I remember the early years of our marriage when we were not getting along. We were not doing well. We were not thriving. We were both shocked and disoriented. My wife left James Dobson’s book What Wives Wish Their Husbands Knew About Women on the coffee table. That did not cause me to want to do better. It ticked me off and made me think, “Oh, yeah. I have a book that I can lay on the coffee table. I can go find a book that points in the other direction.” Again, I am not saying that those books offer nothing helpful, but they do not ultimately move you from a log jam, from a stuck place, from a place of hurt and demandingness. Each spouse needs to be called to something bigger and higher.

I find that when teaching, preaching, or reading at wedding ceremonies the go-to marriage passage of Ephesians 5, even as Christians we tend to stop reading too soon. Again, the focus is all on what the husband is supposed to do and what the wife is supposed to do. Then, “Now—Nike—just do it and you will have a great marriage.” People stop reading too soon. Often, they are too busy looking for themselves in the passage and missing the main central character on whom all that God has called us to do hinges. Let me show you what I am talking about. Turn in your Bibles to Ephesians 5.

As I read Ephesians 5:22-33, I want you to be looking for someone or something bigger that is in the text and then for a purpose that is bigger and grander.

Ephesians 5, beginning in verse 22 (NKJV):

“Wives, submit to your own husbands, as to the Lord. For the husband is head of the wife, as also Christ is head of the church; and He is the Savior of the body. Therefore, just as the church is subject to Christ, so let the wives be to their own husbands in everything. Husbands, love your wives, just as Christ also loved the church and gave Himself for her, that He might sanctify and cleanse her with the washing of water by the word, that He might present her to Himself a glorious church, not having spot or wrinkle or any such thing, but that she should be holy and without blemish. So husbands ought to love their own wives as their own bodies; he who loves his wife loves himself. For no one ever hated his own flesh, but nourishes and cherishes it, just as the Lord does the church. For we are members of His body, of His flesh and of His bones. ‘For this reason a man shall leave his father and mother and be joined to his wife, and the two shall become one flesh.’ This is a great mystery, but I speak concerning Christ and the Church.”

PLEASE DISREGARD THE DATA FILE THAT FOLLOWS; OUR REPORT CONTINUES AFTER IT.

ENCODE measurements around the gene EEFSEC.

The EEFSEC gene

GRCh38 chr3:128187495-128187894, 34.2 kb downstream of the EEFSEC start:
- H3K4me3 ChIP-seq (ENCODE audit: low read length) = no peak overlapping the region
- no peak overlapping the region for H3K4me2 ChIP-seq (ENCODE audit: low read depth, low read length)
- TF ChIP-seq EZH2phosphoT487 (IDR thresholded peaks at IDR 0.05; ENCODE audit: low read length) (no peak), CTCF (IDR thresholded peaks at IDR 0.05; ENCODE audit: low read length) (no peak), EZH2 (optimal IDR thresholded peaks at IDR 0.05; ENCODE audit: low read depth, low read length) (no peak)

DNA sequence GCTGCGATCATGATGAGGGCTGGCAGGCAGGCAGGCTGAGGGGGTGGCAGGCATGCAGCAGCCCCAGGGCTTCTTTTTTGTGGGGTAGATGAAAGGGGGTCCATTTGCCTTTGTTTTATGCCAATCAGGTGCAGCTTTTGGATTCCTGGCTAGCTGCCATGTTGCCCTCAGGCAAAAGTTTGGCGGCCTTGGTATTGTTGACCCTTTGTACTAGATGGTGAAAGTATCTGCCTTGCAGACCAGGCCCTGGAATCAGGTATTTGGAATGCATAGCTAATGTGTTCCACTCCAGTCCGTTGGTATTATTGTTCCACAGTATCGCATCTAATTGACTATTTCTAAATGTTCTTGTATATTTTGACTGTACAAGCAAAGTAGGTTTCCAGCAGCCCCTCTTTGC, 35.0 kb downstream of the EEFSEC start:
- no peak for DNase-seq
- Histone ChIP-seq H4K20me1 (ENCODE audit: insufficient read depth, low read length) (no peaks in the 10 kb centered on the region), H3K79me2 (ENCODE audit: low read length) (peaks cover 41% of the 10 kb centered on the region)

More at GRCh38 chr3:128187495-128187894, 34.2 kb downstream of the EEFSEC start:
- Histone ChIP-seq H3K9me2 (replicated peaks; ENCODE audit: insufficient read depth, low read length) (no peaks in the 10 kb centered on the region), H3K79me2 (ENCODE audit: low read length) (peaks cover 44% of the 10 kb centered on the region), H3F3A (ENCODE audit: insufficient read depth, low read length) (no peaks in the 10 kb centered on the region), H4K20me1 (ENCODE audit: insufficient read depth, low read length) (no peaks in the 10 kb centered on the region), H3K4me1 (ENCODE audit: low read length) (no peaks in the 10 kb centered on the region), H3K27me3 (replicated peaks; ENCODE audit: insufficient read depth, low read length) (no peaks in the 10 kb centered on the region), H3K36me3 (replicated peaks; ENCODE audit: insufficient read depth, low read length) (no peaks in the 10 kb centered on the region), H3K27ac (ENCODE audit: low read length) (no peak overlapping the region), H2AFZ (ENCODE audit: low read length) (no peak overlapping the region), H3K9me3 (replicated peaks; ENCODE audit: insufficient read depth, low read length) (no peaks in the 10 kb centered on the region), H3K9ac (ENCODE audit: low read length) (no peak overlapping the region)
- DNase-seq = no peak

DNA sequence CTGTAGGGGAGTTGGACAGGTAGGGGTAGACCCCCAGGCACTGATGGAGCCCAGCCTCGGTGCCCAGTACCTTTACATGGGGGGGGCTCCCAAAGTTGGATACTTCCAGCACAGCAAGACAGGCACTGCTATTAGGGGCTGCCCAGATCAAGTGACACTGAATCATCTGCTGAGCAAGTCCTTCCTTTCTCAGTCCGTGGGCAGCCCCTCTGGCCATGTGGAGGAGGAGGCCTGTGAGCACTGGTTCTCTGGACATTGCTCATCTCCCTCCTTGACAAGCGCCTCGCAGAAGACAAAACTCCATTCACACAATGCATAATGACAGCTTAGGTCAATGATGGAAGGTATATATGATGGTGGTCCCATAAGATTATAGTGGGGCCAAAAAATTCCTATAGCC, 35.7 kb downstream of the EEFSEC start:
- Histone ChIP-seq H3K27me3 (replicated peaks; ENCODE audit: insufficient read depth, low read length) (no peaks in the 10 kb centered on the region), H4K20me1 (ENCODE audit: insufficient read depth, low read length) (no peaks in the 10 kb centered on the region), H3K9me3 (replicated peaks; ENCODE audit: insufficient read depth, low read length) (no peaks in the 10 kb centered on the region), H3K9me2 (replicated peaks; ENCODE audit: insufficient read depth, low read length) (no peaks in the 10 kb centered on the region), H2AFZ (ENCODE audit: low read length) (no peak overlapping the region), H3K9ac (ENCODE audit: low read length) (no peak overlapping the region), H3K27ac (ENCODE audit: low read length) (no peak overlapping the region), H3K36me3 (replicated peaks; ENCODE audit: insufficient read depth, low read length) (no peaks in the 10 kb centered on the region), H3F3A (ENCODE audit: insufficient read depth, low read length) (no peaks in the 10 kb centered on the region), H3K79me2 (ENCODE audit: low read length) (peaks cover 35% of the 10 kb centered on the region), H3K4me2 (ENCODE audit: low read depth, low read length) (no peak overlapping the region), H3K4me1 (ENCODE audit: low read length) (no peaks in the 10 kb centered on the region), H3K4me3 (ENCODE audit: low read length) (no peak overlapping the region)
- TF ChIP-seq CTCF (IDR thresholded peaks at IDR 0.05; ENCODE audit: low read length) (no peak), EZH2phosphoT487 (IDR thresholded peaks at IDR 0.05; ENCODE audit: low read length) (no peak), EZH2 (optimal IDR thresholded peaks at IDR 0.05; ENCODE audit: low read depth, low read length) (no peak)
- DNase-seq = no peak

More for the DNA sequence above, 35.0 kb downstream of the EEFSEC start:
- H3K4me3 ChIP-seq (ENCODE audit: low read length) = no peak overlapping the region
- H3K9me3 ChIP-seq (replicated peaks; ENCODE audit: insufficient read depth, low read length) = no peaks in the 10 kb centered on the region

Did you see it?

Did you see how Jesus Christ is woven all through this passage and is actually the central or main character? You need to show your counselees how Jesus Christ is the reference point for all of our actions in marriage. If you miss or marginalize Jesus Christ, then marriage makes no sense. Let us be honest; we are sinners. What husband ever, in his own strength and in his own ability, laid down his own life and loved sacrificially to the point that this passage is talking about? None. Would a wife ever submit to, respect, and complement another sinner when she sees all his flaws and foibles? No. This passage only works and can only be lived out as the roles and calls of both husband and wife are hinged and connected to Someone greater who did it for us and who now lives in us to enable us supernaturally. News alert: God never designed marriage to work well without Jesus.

Certainly the world, and sadly we in the church, keep trying to figure out a way to do that. People are just looking at themselves in this passage and either trying to do it in their own strength or, worse, looking at their spouse’s role in this passage, pointing it out, and saying, “Do more of that. As soon as you start doing what God has called you to do, we will have a great marriage.” No one is looking to Jesus. Look at it again.

Verse 22: “Wives, submit to your own husbands.” It does not stop there, but adds “as to the Lord…”

Verse 23: “For the husband is head of the wife, as also Christ is head of the church.”

Verse 24: “Therefore, just as the church is subject to Christ, so let the wives be to their own husbands…”

Verse 25: “Husbands, love your wives, just as Christ loved the church and gave Himself…”

Verse 29: Husbands should nourish and cherish wives just as Christ does the church.

If you eliminate Jesus Christ—and that is what so many people have done—and you throw the spotlight on one man and one woman, naked on the stage of marriage, with no resources, power, or reference point greater than their own desires, needs, and demands, then you have doomed that marriage to a war zone.